Frequently Asked Colorado Alimony Questions Part 2

  1. Does my overtime count as income for alimony purposes?

    When determining income for alimony purposes, C.R.S. 14-10-114 defers to C.R.S. 14-10-115, the Colorado child support statute, for the definition of income. C.R.S. 14-10-115 indicates that for child support calculation purposes, voluntary overtime does not count as income. If the overtime is mandatory, it does. The situation differs when dealing with alimony. In an alimony situation, a court can look at voluntary overtime as an economic circumstance and factor it in, but will generally only do so if there is a history or pattern of the overtime being an integral and regular part of the party’s earnings. There is no black and white rule and each judge has a modicum of discretion in terms of how he or she will factor in the overtime, if at all, when determining alimony.

  2. Can I garnish alimony from my wife’s pay?

    As with child support, alimony can be garnished, or withheld from the payer’s income. Most courts will authorize the entry of a garnishment, more properly called an “income assignment,” for alimony purposes if either party asks for such. Additionally, as with a child support garnishment, alimony can be paid directly to the recipient, or through the Family Support Registry.

  3. My husband’s income has doubled since our divorce was done. Can I get my alimony raised?

    To modify alimony, a person must show that there has been a change in circumstances so substantial and continuing so as to make the prior alimony orders unfair. Therefore, there is more that goes into the analysis than just the change in income. A court will also look at the recipient’s income, as well as both parties’ financial circumstances. The second part of the analysis regarding the question ties into the nature of the alimony. If the alimony orders are entered with the court retaining jurisdiction over the issue of alimony for modification purposes, then the alimony may be modifiable. However, if the alimony orders entered are “contractual” and “non-modifiable,” with the parties agreeing that the court is divested of the ability to modify, then the court has no jurisdiction to modify the alimony and the award will be treated as a binding contract. In these uncertain economic times, with job loss and layoffs being more common place, it has become much less common for us to recommend that our clients who pay alimony enter into a contractual situation.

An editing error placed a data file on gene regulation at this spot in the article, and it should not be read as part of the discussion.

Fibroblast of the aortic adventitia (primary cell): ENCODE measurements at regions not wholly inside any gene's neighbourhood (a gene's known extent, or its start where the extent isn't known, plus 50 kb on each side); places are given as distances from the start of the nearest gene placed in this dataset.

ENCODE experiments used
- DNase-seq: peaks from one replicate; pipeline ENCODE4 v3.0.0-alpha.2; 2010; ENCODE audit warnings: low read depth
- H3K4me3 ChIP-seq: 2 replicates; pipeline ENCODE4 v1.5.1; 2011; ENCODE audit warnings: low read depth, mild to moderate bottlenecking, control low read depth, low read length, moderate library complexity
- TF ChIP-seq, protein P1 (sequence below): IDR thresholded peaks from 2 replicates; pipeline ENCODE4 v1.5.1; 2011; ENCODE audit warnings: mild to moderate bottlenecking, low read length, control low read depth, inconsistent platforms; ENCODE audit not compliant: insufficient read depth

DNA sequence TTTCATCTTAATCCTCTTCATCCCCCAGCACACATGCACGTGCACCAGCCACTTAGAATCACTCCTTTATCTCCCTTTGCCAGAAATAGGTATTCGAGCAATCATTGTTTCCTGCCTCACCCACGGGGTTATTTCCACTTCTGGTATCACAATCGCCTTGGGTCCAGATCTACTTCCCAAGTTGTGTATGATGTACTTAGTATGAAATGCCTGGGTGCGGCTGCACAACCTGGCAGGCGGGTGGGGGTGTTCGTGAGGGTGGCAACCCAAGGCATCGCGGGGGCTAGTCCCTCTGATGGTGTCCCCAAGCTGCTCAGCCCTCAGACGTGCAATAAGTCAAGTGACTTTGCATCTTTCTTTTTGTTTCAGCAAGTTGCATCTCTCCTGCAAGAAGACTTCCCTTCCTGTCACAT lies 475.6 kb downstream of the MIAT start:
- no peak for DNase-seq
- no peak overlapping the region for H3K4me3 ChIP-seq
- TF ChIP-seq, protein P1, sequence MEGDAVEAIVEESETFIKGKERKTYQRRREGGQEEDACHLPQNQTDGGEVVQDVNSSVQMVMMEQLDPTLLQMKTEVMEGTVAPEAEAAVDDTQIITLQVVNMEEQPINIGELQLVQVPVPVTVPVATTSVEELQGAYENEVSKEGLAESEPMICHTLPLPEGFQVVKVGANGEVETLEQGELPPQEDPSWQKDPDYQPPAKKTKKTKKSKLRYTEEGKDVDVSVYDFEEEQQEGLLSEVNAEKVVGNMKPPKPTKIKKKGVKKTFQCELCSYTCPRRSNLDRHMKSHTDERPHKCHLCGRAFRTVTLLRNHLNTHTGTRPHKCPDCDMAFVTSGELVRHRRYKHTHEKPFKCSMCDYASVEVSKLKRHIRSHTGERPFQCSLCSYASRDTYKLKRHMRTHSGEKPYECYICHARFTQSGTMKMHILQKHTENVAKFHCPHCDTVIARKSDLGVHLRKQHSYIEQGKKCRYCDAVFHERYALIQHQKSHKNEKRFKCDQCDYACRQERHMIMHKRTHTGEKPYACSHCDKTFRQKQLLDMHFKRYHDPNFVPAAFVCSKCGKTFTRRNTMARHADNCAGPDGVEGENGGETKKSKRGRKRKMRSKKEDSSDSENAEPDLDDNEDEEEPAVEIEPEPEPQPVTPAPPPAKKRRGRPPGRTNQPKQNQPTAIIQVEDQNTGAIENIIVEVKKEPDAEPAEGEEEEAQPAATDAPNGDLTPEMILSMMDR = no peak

4. How does alimony affect child support?

    Pursuant to the Colorado child support statute, alimony counts as income for child support purposes to the child support recipient. Conversely, alimony paid by the party also paying child support is deducted from his or her income. Thus, the more alimony a person pays, the lower the amount of child support he or she owes. As Denver child support attorneys, it is not uncommon for us to see modifications of child support centering on the termination of alimony. Once alimony stops, the income of the child support recipient goes down. For the payer, it goes up. If the change in incomes triggers a 10% or more change in the bottom line in the child support calculation, then the child support figure becomes modifiable. Alimony payed or received counts in separate child support or custody cases as well, not just in the case in which the alimony is ordered.

  5. Do I still have to pay my alimony if I lose my job?

    Yes. In any Colorado divorce case, the court expects that its orders will be followed. Orders regarding alimony are no different. When the court enters an order for alimony, perhaps for $1000 per month, the expectation is that the amount will be paid unless a change is either agreed upon between the parties or granted by the court. When the payer of alimony loses his or her job, there are options available pursuant to C.R.S. 14-10-122 related to modifying the maintenance orders. Specifically, the standard for modifying maintenance is that a substantial and continuing change has occurred which makes the current maintenance orders unfair. The standard of fairness is subjective to each judge. When the payer becomes unemployed, it is often advisable to wait a month or two before filing that motion to modify. Though the job loss is certainly “substantial,” one must also show it is “continuing.” As such, waiting a little while can help prevent a response to the modification motion which includes a motion to dismiss.

    Presuming the unemployed payer can show valid efforts have been made to gain new, similar employment, he or she should be entitled to an adjustment or termination of maintenance based on the same circumstances. Going from an income amount warranting an alimony award of $1000 per month to $0 per month should be viewed as a circumstance making the prior order “unfair.” A motion to modify is retroactive to the date it is filed. As such, though payments will technically need to be made while that motion is pending, the payer should be able to recoup some of the funds paid down the road. Unfortunately, there is no instant relief. If someone is truly just unable to pay when becoming unemployed, and can demonstrate such, the likelihood of being found in contempt of court if payments are not made goes down. Nonetheless, it is advisable to follow orders when able. Nothing is automatic in the court system and job loss does not automatically eliminate the duty to pay alimony.
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